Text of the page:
At some point in your relationship, chances are you might end up talking about sharing money. Every couple is different, but here are some tips to make sure it’s right for both of you.
Even if you have a strong relationship, there are still some important details to consider before joining finances. Money Smart’s guide to realationships and money makes some key points:
If your partner defaults on a joint loan, you may have to pay for the whole amount – even after your relationship ends.
If a utility bill is solely in your name, it’s your responsibility to pay it.
You need to think realistically before becoming a guarantor on your partner’s loan. If they can’t repay it, you may have to.
You’re liable for any papers that you sign, so make sure you read through everything before you move forward.
A shared bank account is a big step in your relationship, so it’s important to discuss what type of account will suit you best and seek financial advice if need be.
You might decide that an everyday account with low fees works within your budget and savings plan. Or, you might find a high-interest account works best for you.
If you decide to close your individual bank accounts, you’ll want to get in touch with all the companies you have automatic debits or deposits with, and give yourself enough time to move these over.
Another account to merge might be your health insurance. As always, it’s a good idea to seek financial advicebefore making these decisions. Please contact us on |PHONE| if you seek assistance .
A joint credit card can be a great idea if you both have similar financial goals. Before you rush into this, have a think about what you’ll actually need it for.
Sharing finances often means making joint decisions about managing your debts. It also means having honest discussions about current loans, as well as your spending and saving habits – good and bad.
If you have assets and investments you want to protect, it may be worth entering a binding financial agreement (BFA), also known as a prenup.
For many couples in Australia, getting married is one of the most exciting events in their lives. But as every celebration is different, your best approach is to think realistically.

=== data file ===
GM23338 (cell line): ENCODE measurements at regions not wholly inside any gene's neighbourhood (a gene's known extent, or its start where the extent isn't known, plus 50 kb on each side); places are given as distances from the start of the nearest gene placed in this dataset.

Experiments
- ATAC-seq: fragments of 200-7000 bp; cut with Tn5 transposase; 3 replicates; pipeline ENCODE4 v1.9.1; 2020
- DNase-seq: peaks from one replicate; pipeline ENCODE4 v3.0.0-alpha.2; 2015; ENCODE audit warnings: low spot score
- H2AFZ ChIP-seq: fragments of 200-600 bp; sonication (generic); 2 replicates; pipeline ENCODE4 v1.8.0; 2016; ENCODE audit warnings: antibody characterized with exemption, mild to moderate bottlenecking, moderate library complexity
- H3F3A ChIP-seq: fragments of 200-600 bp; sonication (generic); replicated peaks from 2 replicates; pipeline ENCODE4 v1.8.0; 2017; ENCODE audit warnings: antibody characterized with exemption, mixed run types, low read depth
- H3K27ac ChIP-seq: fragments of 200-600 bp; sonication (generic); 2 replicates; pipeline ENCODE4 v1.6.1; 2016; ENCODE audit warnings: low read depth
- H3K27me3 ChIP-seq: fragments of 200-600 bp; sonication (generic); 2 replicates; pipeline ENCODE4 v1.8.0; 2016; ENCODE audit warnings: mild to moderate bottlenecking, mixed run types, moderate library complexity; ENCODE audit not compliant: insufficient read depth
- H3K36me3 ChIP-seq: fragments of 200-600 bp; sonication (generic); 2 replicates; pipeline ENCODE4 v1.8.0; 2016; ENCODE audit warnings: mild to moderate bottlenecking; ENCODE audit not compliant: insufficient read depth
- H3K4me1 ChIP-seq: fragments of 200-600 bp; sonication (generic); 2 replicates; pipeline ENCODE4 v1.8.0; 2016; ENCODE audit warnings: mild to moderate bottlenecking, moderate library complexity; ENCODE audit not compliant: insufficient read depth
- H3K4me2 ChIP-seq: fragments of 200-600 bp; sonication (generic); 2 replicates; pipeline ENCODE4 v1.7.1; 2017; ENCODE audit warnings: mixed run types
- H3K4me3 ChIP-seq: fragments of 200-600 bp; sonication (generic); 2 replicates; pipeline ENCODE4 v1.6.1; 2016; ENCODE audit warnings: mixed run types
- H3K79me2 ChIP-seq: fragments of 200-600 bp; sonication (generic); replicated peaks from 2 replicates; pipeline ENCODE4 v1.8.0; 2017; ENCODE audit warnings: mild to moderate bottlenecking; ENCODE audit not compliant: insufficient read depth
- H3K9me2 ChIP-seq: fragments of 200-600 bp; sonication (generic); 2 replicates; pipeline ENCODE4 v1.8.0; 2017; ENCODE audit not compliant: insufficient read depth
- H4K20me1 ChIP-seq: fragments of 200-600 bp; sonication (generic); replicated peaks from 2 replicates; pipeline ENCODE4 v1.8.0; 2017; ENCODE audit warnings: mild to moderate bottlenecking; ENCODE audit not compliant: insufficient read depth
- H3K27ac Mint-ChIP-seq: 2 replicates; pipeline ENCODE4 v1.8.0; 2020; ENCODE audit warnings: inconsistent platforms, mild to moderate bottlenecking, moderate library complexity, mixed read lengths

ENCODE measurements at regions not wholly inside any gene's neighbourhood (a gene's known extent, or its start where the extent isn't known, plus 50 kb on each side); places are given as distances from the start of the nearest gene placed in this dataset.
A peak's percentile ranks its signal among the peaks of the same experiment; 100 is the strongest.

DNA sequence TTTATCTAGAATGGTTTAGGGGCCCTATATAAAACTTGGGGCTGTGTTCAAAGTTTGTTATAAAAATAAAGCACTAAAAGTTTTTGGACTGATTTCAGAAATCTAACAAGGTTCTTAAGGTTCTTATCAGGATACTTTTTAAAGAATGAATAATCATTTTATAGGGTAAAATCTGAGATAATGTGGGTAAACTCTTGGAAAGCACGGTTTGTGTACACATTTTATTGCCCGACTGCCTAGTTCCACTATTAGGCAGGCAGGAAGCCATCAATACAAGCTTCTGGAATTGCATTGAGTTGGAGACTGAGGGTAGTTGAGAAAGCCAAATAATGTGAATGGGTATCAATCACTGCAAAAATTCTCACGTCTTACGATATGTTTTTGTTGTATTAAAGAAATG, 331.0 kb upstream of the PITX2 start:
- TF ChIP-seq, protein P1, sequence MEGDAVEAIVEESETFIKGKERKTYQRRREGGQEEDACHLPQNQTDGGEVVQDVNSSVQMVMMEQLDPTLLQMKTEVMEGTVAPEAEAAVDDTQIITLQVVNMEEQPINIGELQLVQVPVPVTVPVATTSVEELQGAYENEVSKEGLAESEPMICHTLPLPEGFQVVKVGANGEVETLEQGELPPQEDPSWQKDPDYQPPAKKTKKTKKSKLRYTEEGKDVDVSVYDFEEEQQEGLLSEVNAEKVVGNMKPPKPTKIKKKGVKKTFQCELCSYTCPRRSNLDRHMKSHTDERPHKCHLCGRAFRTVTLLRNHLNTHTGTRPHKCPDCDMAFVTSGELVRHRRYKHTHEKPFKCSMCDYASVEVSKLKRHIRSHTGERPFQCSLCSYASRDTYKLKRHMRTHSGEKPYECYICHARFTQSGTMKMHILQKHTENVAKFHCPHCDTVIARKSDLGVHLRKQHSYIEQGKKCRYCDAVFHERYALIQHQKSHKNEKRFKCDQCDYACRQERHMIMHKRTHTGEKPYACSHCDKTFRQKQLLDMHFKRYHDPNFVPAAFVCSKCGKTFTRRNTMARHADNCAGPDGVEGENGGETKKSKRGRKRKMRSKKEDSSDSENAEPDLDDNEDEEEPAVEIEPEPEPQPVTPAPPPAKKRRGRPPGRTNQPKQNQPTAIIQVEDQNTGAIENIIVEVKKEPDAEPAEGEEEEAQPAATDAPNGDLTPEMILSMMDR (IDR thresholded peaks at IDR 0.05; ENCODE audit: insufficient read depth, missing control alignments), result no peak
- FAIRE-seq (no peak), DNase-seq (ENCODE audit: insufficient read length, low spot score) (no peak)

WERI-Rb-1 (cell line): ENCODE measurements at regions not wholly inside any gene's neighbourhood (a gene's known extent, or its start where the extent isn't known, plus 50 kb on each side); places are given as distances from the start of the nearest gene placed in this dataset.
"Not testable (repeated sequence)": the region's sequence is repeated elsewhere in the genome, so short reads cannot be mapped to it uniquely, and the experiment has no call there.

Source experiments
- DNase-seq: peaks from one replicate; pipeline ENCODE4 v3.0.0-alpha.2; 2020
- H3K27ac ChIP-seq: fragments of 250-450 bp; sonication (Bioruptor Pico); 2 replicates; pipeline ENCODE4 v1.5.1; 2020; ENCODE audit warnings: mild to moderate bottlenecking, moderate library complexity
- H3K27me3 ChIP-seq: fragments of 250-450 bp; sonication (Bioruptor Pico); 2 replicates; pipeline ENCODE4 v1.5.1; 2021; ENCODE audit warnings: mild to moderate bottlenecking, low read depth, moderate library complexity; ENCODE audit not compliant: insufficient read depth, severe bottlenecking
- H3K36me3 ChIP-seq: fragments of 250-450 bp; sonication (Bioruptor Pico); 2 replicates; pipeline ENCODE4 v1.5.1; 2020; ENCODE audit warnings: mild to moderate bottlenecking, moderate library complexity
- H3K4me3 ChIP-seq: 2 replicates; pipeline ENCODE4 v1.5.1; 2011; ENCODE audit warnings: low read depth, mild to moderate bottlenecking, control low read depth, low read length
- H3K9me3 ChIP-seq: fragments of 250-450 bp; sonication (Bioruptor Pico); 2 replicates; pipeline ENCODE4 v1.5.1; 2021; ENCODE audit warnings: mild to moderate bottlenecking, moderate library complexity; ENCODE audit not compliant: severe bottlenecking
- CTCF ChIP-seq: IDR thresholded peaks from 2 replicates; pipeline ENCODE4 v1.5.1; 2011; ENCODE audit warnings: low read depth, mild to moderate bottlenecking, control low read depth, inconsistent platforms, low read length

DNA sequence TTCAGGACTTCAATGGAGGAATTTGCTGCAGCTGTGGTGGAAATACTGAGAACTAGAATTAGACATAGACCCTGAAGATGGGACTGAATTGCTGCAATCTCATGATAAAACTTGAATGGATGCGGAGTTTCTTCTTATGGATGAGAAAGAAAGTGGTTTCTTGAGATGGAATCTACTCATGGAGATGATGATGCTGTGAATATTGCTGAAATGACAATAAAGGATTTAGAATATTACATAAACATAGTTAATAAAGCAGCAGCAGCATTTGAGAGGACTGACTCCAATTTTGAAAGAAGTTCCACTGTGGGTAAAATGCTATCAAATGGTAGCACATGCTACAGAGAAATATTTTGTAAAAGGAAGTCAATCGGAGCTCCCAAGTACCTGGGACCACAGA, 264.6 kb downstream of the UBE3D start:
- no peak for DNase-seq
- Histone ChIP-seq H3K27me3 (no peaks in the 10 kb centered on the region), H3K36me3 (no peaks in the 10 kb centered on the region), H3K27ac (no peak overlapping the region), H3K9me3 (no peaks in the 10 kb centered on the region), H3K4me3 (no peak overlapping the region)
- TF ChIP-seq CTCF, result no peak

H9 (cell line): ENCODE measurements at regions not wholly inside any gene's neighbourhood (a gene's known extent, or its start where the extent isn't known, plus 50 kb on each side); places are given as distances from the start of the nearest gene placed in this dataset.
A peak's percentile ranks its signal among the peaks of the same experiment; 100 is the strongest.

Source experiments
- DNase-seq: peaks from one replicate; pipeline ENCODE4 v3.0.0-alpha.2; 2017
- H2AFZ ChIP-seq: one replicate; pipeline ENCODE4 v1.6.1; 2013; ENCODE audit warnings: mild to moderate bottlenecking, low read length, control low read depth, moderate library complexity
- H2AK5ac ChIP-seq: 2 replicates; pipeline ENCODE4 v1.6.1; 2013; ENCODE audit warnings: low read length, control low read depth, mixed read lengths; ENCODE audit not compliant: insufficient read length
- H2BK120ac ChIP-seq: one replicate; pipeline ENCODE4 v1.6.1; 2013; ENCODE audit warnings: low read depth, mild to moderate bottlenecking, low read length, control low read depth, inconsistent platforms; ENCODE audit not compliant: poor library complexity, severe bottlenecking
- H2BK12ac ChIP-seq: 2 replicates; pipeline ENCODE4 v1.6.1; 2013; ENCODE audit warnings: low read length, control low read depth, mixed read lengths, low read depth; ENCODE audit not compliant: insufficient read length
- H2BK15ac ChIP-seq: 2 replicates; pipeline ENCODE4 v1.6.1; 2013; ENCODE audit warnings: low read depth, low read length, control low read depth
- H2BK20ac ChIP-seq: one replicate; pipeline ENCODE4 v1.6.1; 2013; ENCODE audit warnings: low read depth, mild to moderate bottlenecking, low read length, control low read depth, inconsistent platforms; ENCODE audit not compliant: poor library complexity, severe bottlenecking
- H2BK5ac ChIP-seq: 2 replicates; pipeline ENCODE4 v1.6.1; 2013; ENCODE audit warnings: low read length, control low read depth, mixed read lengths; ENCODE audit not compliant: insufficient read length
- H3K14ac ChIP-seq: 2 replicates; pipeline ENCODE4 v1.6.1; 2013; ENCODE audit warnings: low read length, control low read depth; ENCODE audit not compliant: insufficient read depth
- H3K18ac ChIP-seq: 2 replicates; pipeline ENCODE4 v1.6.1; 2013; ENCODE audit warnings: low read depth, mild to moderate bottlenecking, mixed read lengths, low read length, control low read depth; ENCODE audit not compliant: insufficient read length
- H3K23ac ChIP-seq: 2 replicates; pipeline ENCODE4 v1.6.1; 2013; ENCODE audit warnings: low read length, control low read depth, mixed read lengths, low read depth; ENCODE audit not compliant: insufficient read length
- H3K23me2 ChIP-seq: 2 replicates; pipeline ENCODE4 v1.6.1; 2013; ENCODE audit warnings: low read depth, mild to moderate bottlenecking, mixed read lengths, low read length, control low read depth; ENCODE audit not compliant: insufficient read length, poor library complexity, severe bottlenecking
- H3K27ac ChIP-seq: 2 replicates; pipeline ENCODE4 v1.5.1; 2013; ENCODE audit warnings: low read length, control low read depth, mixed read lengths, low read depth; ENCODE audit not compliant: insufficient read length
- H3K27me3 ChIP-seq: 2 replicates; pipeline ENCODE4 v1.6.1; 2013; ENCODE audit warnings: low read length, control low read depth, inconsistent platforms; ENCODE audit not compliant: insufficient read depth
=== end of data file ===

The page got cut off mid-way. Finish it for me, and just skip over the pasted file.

This starts with setting a budget that’s built around you. You don’t want to drain your savings, go into debt or compromise any other financial goals, such as buying a home.
From the engagement ring to the reception, the costs of a wedding can stack up. But there are many ways to boost your funds too, such as financial contributions from parents and gift donations from friends.
To get a more detailed overview, it’s worth reading our article on budgeting for weddings. After considering everything, you might find that a personal loan for your wedding can help you check off your wedding planning list and achieve your dream day.
When it comes to buying a home, a big consideration will be investing in a mortgage. How much you contribute to this will often depend on how much you’re earning. Sitting down with a financial adviser is a good way to come up with a plan. Please contact us on |PHONE| if we can be of assitance .
During the process, you might find it’s something you’re better off doing separately, or that renting is the better option until your finances are in better shape.
If you’re already a homeowner, you might consider renovations as a way of starting your life together. With the right budget in place – or a loan to help you out – it could be more cost-effective than buying a new home.
According to recent estimates, the minimum cost of raising a child in Australia starts from $140 a week1. However, it’s also been estimated that the average, middle-class Australian family will spend more than $406,000 on each child, from birth through to finishing school1
It’s clear that having kids is a major financial consideration. From pre-natal costs and navigating parental leave, to upsizing your house and paying for childcare – there’s a lot to consider.
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